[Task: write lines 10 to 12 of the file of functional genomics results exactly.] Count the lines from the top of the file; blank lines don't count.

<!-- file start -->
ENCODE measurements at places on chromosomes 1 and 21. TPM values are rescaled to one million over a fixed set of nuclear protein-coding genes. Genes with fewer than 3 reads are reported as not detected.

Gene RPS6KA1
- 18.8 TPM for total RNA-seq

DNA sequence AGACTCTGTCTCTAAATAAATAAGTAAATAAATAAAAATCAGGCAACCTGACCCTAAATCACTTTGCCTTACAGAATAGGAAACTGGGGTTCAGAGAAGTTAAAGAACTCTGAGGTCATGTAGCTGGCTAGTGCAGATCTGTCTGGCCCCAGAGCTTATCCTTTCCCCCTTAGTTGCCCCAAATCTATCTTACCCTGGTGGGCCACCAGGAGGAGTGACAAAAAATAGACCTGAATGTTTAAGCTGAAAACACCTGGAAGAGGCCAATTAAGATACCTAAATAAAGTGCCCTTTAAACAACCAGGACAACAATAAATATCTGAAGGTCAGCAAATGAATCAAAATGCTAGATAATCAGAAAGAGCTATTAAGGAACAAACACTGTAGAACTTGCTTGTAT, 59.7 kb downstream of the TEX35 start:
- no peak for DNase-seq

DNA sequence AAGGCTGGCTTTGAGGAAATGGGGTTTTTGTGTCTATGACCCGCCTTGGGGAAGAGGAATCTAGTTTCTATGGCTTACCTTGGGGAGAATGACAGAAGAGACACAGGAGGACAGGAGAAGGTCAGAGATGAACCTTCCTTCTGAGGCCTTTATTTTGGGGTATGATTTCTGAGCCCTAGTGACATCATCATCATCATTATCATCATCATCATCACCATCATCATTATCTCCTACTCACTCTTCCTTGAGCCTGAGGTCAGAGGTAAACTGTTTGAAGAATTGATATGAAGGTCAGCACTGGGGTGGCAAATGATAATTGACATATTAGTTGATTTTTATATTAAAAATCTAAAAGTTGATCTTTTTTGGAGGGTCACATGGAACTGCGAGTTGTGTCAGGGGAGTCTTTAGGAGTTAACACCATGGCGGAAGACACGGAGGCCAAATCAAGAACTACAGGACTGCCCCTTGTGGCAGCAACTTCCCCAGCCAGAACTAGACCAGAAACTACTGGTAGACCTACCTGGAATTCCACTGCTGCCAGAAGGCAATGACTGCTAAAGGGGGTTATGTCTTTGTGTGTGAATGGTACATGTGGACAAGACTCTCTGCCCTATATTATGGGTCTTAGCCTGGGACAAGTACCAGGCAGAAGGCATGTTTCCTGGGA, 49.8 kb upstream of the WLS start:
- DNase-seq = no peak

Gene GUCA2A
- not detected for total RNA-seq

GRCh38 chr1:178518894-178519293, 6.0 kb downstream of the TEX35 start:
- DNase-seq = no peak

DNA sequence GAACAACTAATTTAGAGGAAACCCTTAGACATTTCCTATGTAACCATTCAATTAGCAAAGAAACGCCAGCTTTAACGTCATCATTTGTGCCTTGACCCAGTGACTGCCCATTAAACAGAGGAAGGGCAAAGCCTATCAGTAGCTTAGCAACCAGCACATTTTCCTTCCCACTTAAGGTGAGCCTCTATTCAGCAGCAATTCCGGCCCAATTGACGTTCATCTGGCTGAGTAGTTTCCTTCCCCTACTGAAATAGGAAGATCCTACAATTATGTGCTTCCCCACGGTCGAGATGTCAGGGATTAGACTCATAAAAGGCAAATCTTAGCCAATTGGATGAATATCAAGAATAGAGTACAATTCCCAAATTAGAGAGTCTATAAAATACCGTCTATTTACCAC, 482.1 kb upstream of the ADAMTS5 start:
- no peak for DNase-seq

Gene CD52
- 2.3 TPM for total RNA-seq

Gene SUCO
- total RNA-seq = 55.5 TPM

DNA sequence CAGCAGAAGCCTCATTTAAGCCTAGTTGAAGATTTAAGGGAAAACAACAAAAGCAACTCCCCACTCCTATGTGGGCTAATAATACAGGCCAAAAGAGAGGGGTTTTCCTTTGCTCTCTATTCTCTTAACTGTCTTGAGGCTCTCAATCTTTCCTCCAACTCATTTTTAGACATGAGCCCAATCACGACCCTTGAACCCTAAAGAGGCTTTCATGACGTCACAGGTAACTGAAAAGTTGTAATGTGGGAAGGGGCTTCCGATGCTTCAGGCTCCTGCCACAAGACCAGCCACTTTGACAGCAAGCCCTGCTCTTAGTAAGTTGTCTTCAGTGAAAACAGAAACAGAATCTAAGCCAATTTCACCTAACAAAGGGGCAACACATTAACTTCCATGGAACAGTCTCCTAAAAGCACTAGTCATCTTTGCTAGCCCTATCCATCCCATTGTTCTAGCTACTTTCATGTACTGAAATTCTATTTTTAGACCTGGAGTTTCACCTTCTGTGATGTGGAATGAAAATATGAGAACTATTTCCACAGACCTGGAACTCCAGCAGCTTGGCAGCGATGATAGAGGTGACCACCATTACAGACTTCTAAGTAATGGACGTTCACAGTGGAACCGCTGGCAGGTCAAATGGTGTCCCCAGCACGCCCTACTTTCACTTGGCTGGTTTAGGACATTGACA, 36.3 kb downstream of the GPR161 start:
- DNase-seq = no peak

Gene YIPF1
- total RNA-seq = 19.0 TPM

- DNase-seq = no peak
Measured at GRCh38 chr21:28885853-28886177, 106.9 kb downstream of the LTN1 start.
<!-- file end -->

GRCh38 chr1:178518894-178519293, 6.0 kb downstream of the TEX35 start:
- DNase-seq = no peak

DNA sequence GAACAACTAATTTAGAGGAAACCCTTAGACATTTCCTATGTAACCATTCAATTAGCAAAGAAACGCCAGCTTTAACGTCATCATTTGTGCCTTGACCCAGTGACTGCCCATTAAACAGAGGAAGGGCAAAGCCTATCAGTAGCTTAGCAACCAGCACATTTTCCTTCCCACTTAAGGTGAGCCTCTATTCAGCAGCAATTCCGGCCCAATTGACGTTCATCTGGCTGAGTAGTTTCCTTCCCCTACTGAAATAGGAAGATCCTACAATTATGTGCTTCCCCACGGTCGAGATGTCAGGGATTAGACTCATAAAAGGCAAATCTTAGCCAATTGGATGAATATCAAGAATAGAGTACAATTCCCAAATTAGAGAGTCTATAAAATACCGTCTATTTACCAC, 482.1 kb upstream of the ADAMTS5 start: